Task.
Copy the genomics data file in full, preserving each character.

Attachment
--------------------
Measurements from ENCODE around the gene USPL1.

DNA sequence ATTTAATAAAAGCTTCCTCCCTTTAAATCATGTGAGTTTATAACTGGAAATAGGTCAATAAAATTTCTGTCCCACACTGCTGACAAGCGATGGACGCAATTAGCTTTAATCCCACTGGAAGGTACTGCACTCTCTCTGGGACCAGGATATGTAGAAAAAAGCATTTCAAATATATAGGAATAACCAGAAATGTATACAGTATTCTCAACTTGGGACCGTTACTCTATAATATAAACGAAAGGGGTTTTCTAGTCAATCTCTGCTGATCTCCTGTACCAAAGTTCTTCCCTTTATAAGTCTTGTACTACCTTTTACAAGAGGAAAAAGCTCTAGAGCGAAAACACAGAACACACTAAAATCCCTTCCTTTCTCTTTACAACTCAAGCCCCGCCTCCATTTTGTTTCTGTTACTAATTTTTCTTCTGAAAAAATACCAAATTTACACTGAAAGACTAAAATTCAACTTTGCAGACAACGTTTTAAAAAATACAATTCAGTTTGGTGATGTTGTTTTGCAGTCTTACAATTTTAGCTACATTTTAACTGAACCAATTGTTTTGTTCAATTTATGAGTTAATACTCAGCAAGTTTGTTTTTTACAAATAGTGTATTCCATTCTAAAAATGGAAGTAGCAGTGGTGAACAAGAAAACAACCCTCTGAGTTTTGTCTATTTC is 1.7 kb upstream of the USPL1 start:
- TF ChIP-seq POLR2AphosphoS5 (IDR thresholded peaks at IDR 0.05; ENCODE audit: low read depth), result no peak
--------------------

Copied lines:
Measurements from ENCODE around the gene USPL1.

DNA sequence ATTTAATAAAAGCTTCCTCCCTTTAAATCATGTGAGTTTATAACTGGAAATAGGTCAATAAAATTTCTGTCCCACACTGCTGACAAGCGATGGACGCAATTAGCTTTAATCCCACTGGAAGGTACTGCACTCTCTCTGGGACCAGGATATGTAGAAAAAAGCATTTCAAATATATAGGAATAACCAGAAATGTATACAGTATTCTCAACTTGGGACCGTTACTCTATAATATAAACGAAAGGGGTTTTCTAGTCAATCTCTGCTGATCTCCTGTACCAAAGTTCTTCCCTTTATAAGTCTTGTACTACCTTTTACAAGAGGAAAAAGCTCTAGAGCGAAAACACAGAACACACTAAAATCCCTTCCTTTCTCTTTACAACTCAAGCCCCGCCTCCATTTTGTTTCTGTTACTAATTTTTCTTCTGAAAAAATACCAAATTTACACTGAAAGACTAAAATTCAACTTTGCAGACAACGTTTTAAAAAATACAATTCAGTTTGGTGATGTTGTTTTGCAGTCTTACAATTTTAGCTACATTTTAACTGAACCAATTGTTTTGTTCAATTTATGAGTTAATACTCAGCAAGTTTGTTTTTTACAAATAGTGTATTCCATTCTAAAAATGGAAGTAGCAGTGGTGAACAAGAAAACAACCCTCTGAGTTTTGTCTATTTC is 1.7 kb upstream of the USPL1 start:
- TF ChIP-seq POLR2AphosphoS5 (IDR thresholded peaks at IDR 0.05; ENCODE audit: low read depth), result no peak